For the last ten years I’ve been driving a 1992 blue and white Ford Explorer. The car was my father’s before he passed it down to me after I received my license at the age of 16… and boy did I love that car!
But you’re probably wondering, why in the world am I talking about my car on a website devoted to bicycle travel?
Well, the reason I’m talking about my car is because I’ve recently decided to donated my vehicle to charity and am now without any sort of motorized transportation.
With my car out of the picture, my main source of transportation is by bike. And because I’ve decided to live for the next 12 months (and possibly even longer) without any sort of vehicle, I thought this would make for an interesting topic of conversation here at BicycleTouringPro.com.
With gas prices on the rise and the economy in a lurch, more and more people are getting on their bikes. Many of these people are riding to work, running errands, and cycling purely for the (cheap) entertainment. Of these people, many of them are actually giving up their cars and committing to a lifestyle that doesn’t involve driving everywhere they go.
Because bicycle touring (and bicycle travel in general) is a lifestyle choice for me, I see this move to a car free existence as both exciting and rewarding. While I’m likely going to miss having my car at times, I can already see some of the benefits I am sure to enjoy (Namely: not paying for gas, insurance, repairs, etc.).
Here are the four main reasons I’ve decided to give up my car:
1). My car is old and in need of repair
As I mentioned at the top of the article, my car is a 1992 Ford Explorer. More than 15 years old, the vehicle has a lot of issues. For example, the battery constantly dies; I need to put new oil and lubricants in all the time; it catches on fire when climbing steep hills; the brakes hardly work at all; there is no radio, CD player, heat, air-conditioning, or 4-wheel drive; and it’s simply on its last leg.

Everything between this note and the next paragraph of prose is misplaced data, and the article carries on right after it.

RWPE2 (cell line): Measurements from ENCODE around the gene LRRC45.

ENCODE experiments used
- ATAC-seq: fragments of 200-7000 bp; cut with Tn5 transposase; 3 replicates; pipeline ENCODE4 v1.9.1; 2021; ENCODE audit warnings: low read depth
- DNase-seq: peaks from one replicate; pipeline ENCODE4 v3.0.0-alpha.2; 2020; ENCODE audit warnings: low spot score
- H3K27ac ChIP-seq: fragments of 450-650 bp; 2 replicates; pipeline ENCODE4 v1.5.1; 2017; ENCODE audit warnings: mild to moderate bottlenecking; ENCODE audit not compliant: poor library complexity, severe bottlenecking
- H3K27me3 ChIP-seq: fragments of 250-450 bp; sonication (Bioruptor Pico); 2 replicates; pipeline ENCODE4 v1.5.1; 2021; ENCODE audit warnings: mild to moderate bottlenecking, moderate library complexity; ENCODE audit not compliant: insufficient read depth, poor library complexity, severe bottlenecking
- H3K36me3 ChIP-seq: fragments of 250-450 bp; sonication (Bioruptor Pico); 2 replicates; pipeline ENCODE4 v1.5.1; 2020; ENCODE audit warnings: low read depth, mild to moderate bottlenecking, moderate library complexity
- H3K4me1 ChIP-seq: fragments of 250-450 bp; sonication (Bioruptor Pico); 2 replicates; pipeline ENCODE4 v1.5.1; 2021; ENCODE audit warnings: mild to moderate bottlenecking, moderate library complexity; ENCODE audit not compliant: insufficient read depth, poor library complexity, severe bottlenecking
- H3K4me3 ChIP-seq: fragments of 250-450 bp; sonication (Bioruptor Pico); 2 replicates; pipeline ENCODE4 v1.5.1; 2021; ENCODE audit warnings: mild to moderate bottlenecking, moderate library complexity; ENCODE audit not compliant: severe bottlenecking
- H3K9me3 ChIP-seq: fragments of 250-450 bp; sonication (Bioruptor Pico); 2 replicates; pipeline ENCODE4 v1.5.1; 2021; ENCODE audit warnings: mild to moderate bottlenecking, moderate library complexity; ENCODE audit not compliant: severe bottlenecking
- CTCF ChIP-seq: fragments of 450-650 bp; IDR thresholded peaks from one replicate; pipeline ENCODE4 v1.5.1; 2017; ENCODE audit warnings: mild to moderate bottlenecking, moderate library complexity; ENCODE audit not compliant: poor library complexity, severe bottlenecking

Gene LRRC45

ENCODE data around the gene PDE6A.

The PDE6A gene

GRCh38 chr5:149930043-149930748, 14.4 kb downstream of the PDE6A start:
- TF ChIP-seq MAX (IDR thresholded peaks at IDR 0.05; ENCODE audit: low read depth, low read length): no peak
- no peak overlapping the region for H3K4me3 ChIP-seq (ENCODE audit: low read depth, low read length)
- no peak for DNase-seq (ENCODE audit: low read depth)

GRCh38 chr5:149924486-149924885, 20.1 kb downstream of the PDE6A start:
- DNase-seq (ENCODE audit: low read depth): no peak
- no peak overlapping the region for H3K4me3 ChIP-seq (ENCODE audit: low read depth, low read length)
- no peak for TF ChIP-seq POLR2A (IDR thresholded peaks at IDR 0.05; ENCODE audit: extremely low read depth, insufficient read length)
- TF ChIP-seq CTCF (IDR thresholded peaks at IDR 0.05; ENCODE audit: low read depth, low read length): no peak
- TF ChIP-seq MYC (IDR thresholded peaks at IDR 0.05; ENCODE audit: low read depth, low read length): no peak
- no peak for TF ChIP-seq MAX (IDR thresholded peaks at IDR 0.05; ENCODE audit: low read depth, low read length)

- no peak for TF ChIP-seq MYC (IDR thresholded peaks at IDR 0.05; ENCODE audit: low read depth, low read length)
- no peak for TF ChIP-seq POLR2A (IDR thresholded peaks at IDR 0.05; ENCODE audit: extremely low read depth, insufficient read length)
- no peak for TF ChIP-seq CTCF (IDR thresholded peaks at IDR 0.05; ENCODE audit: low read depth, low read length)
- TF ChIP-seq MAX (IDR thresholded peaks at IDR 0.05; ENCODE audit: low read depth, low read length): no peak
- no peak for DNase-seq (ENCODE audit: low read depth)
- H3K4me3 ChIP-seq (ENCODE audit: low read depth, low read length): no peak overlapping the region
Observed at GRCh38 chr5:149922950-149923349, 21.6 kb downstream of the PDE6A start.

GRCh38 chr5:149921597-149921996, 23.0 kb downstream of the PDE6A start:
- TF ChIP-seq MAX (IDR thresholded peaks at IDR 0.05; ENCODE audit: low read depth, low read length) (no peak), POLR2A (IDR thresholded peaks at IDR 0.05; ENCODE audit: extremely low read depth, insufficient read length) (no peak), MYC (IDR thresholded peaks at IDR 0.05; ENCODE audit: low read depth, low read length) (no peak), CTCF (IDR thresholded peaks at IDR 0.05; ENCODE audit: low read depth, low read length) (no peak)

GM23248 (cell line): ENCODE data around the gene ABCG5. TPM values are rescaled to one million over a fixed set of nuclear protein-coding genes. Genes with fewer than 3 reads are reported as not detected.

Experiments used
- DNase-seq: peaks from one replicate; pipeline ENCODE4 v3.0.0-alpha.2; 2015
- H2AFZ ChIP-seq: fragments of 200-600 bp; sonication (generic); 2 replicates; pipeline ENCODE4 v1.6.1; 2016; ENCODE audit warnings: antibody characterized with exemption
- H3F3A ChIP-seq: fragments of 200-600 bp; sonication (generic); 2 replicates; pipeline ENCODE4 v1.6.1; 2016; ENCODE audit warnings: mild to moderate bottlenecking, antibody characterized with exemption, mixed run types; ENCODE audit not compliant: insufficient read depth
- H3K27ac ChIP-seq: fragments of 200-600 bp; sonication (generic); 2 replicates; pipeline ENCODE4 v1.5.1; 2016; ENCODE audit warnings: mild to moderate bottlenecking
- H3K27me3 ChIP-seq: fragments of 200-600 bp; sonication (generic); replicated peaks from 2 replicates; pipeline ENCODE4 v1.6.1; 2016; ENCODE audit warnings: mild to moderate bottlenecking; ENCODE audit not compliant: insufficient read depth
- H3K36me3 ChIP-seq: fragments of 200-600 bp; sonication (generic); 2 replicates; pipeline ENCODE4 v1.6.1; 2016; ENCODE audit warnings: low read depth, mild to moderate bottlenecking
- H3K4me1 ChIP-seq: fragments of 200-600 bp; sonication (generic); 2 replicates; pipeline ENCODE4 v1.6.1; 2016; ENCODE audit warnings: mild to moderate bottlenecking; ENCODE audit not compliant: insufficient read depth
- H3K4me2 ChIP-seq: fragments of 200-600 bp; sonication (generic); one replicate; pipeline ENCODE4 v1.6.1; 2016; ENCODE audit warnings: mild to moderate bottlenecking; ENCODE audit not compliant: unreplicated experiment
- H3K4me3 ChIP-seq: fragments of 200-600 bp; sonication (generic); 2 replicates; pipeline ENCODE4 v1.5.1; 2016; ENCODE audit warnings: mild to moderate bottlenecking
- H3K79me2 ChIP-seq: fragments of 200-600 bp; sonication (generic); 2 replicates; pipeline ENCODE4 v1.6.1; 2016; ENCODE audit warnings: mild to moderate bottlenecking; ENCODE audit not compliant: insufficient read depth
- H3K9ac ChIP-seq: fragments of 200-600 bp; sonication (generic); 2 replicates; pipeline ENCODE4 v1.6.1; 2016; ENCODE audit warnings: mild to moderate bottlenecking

2). I barely drive anymore
Another reason I don’t see giving up my car as that big of a deal is because I barely ever drive my car anymore. I’m in a particulary lucky situation because I live in a town that has a free bus service that goes just about anywhere I want… and the rest of the time I can get to where I need to go simply by walking or riding my bike. The only other place I really go (not served by the local bus service) is to the Salt Lake City airport… and yet again, I’ve lucked out because there are a number of shuttles that will drive me back and forth between my home and the airport for a relatively low expense. To sum it all up, I just don’t drive that much anymore.
3). I’m going to save a lot of money
One of the big advantages of getting rid of my car is that I will no longer have to pay for insurance and gas. The car is all paid off by now, so I haven’t had that to worry about, but just paying for gas and insurance has pissed me off at times. And while I don’t drive that often, I’m sure I’ll save at least a thousand dollars or more this year by not having my car.
4). Finally, my main reason for giving up my car is that I will be traveling to Europe this winter and won’t need a vehicle for at least the next 8 months.
Yes, I’ve committed to traveling this winter and will not be at home to drive my car. Because I’ll be away and renting out my home in Park City (and because I don’t want to pay for a place to store my car while I’m gone), I’ve decided that this is the perfect time to get rid of my vehicle.
I don’t want to use this article as a means of convincing you that you should also give up your car and ride your bike wherever you go, because I know that this simply isn’t an option for some people. But what I do want you to do is think about what you would do if you had to go for 12 months without your car. If you had to go without a car for the next twelve months, how would you get around? How would you get to work? Go to the post office? Pick up groceries at the supermarket? Etc…
Use the comments box below to share your ideas. If you had to go for the next 12 months without your car, do you think you could do it? What do you think your biggest obstacle(s) would be? And how would you get around those obstacles to lead the life you want to live?